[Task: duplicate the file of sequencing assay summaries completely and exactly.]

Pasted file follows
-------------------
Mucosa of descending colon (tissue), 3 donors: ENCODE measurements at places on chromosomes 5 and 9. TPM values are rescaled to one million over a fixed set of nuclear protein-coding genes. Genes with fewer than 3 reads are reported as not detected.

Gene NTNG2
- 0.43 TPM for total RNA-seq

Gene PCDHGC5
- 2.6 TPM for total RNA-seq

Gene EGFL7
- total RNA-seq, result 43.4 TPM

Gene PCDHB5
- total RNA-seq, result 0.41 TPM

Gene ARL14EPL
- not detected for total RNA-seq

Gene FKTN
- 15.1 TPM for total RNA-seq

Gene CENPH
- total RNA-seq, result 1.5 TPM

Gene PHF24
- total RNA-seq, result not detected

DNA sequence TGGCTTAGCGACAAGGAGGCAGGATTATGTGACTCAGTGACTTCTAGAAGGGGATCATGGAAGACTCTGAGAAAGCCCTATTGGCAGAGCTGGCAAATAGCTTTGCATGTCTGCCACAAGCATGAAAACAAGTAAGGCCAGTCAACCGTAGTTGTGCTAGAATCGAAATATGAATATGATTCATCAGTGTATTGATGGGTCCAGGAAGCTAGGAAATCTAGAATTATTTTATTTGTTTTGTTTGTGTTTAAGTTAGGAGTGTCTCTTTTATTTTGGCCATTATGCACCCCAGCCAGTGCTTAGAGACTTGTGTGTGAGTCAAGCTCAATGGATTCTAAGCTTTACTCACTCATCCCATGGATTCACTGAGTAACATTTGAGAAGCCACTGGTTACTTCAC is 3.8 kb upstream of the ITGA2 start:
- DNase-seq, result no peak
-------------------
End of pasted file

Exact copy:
Mucosa of descending colon (tissue), 3 donors: ENCODE measurements at places on chromosomes 5 and 9. TPM values are rescaled to one million over a fixed set of nuclear protein-coding genes. Genes with fewer than 3 reads are reported as not detected.

Gene NTNG2
- 0.43 TPM for total RNA-seq

Gene PCDHGC5
- 2.6 TPM for total RNA-seq

Gene EGFL7
- total RNA-seq, result 43.4 TPM

Gene PCDHB5
- total RNA-seq, result 0.41 TPM

Gene ARL14EPL
- not detected for total RNA-seq

Gene FKTN
- 15.1 TPM for total RNA-seq

Gene CENPH
- total RNA-seq, result 1.5 TPM

Gene PHF24
- total RNA-seq, result not detected

DNA sequence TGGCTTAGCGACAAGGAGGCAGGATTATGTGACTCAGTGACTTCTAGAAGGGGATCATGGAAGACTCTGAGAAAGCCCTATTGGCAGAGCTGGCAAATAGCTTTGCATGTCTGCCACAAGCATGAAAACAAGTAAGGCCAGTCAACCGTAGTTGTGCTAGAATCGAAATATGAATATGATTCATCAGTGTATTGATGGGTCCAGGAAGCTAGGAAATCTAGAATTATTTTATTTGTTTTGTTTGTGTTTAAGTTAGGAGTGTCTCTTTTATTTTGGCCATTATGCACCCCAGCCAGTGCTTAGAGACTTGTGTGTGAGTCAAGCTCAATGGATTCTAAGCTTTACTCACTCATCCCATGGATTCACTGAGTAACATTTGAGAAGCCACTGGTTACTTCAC is 3.8 kb upstream of the ITGA2 start:
- DNase-seq, result no peak